Eat whole grains and potatoes
Easy. These are my favorite foods. But beans and potatoes have a special place in the MWL plan because of their their effect on satiety and blood sugar. Potatoes have more satiety per calorie than just about anything, and their nutrient density compared to whole grains is favorable. Beans, peas, and lentils have a strong effect on satiety as well by releasing their carbohydrate slowly over a long time, making one feel full longer on fewer calories. Score!
Make low-cal green and yellow veggies 1/3 to 1/2 of the meal
I need to work harder on this. I need to lower my calorie density by including more veggies. I often stop food prep with the main dish starch. Even a simple side of steamed veggies would help greatly.
Eat raw veggies
Salads can make both this rule and the previous one easier as long as a no-oil dressing is used. Now that we are into the warm months, great salad ingredients are available and appetizing. So big salads before the main dish are the order of the day.
Restrict fresh fruit to 2 servings a day
I’m not as much of a fruit eater as a starch eater, but summer means great fresh fruit is tempting. I always put fresh berries with my oatmeal and I’ll continue to do that. I also like a little fruit, especially grapes in my salads, so I may flub this one. I will time it so that I eat fruit after training for the best effect.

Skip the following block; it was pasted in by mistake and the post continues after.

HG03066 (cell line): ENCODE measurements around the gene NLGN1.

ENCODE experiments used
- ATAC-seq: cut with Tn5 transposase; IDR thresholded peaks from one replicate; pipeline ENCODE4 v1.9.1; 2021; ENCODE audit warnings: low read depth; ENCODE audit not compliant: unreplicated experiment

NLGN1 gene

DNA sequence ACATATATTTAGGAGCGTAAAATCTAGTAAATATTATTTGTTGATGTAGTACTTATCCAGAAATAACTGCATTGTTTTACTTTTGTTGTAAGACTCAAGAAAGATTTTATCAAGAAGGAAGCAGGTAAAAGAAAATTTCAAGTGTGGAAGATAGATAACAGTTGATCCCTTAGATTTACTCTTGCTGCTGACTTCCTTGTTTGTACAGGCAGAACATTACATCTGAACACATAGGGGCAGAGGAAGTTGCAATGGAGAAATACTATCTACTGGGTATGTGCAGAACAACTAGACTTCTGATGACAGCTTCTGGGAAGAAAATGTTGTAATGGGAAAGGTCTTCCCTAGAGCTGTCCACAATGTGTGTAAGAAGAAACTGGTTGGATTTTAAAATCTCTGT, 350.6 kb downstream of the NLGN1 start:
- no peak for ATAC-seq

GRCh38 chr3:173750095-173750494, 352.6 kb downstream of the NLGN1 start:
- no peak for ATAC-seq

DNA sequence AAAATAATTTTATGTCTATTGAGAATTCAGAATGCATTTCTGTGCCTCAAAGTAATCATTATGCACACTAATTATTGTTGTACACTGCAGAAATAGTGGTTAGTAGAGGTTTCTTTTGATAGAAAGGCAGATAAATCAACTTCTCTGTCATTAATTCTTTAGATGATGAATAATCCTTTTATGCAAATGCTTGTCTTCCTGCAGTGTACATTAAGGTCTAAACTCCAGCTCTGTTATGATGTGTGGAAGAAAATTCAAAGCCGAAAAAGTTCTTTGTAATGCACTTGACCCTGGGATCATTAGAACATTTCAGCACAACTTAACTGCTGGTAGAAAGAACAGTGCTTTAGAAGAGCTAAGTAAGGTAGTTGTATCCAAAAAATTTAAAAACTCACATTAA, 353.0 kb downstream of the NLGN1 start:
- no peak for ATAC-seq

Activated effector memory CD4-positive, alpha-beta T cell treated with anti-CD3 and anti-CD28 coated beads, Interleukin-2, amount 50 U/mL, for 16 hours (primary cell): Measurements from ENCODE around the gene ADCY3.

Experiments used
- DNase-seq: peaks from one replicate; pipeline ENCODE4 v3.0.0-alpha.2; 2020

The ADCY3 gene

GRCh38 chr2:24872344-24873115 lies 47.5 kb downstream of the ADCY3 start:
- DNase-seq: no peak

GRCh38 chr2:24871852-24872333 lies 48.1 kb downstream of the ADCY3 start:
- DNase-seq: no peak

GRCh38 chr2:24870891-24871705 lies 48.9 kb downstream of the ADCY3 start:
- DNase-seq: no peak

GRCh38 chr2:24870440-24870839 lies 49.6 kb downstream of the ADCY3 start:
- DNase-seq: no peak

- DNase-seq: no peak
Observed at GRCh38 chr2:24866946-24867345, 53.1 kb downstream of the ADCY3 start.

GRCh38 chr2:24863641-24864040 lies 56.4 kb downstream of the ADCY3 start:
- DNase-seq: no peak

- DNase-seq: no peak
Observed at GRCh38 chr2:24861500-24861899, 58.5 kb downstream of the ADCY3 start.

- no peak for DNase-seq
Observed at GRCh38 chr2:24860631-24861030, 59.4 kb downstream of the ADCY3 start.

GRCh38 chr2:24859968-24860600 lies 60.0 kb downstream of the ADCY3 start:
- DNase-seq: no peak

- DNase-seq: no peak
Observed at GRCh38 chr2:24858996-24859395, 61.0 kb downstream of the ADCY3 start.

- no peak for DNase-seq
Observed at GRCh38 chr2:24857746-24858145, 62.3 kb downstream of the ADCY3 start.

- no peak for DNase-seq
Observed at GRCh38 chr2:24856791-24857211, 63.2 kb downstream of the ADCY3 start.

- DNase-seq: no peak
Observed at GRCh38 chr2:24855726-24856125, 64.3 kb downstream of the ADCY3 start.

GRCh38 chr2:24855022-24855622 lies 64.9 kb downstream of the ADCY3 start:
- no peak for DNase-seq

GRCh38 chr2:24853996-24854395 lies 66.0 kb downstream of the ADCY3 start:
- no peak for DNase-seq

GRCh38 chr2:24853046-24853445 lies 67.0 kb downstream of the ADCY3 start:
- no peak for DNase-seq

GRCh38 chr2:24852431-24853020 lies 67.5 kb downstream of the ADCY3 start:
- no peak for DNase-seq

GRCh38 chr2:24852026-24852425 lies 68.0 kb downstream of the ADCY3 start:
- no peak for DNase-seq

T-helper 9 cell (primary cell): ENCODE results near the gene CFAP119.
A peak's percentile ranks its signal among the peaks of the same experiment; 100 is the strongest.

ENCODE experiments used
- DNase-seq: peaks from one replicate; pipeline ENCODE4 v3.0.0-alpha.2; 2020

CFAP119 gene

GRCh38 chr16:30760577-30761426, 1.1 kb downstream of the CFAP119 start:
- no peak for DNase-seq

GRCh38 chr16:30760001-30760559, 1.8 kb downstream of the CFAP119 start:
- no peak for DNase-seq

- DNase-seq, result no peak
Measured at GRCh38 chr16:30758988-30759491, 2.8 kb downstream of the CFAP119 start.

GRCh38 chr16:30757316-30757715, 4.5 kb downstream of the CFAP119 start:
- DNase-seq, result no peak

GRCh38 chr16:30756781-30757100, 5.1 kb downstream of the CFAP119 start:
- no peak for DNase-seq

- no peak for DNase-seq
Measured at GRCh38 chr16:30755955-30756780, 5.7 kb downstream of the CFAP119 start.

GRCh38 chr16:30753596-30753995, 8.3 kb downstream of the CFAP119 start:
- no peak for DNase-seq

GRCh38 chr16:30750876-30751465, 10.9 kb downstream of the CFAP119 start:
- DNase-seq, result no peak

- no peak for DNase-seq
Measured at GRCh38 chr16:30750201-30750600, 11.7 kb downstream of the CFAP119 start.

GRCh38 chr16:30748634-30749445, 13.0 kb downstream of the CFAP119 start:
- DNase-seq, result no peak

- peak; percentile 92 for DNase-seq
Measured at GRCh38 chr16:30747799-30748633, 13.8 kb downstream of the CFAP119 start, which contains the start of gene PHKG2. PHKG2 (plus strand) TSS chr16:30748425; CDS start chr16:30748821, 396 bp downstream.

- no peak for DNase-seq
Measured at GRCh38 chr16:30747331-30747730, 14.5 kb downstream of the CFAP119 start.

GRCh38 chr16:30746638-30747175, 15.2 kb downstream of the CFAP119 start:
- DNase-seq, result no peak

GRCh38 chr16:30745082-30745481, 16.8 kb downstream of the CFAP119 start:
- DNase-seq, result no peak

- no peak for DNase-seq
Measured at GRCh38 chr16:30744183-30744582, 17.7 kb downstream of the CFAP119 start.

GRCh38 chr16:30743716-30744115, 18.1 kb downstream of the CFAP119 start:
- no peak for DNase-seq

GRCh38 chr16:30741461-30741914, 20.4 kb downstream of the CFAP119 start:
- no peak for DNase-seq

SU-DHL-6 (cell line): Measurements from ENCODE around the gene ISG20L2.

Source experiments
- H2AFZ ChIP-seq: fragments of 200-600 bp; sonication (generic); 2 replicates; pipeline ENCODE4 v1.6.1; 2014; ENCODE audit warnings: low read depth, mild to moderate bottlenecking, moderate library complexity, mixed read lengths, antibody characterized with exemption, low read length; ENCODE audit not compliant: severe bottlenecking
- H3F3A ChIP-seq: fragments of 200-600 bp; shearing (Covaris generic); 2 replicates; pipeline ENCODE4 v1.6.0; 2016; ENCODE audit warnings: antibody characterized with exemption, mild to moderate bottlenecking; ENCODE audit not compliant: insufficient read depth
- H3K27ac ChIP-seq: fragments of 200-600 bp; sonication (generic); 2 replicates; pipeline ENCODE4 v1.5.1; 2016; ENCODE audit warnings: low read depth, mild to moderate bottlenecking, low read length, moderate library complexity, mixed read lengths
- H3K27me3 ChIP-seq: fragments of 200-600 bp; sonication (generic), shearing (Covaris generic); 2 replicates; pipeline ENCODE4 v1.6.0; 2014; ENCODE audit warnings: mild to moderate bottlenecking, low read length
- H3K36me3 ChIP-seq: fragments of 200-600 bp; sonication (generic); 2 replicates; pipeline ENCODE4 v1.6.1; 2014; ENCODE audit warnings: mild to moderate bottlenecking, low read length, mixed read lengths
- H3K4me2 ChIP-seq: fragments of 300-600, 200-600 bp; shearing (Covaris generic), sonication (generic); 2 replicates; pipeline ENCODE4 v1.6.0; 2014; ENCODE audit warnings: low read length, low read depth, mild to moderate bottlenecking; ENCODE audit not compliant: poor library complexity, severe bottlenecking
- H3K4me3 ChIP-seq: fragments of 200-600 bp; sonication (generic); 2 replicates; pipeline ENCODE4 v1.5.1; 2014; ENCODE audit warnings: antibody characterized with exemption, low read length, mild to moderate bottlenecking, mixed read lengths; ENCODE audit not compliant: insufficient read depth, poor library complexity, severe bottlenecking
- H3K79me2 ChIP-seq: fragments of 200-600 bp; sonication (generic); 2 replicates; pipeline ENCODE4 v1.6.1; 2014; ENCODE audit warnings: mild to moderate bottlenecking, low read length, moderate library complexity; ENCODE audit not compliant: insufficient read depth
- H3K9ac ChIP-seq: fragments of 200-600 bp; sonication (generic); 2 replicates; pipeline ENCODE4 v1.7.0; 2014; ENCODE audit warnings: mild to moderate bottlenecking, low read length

Use simple sugars sparingly
Not a problem. I don’t have a sweet tooth. The sweetest thing I like is fresh fruit, with the occasional exception of a coca-cola. Some simple sugars end up in condiments, but I won’t fight that. I don’t think it makes a meaningful difference.
I’m adding another rule with built-in flubs:
No liquid calories
Sport drinks during training sessions over one hour. They do help with recovery.
Tart cherry juice. I’m going to experiment with this for the anti-inflammatory benefits on recovery in between some big races. To minimize negative impact, I’ll only drink them after training.
Alcohol on designated cheat days. All work and no play, right? But my experience with the effects of limiting alcohol this past week suggests it does make an impact. Dr. McDougall writes,
“The process of turning alcohol into fat requires significant amounts of energy. Rather than waste such energy, the body burns off the excess calories as heat; so alcohol does not turn to fat, despite the added calories. By providing these calories, however, alcohol prevents body fat from being burned, leaving fat in the adipose tissue. Thus your attempts to lose weight are foiled by alcohol.” pg. 113
Alcohol also raises insulin, which prevents fat from being burned. Since the main goal of my use of the Maffetone Method is to maximize the energy I can produce aerobically from fat, this makes alcohol a problem. I think avoiding it over the last week helped, since my training time is close to cocktail time. So, until race weight is achieved, summer sippin’ rose only once a week.
And just because “racer” is in the name, Bear Republic’s Racer 5 won’t make me faster. Darn.
I decided to be a good neighbor and pre-order Rich Roll’s new book, Finding Ultra. I didn’t realize until he reminded everybody that pre-orders on Amazon mean a lot to authors. And since I’m a big fan and love his plant powered message, I complied. Now I’m waiting, and I can’t stand it!
I’ve listened to two great podcast interviews with him in recent months: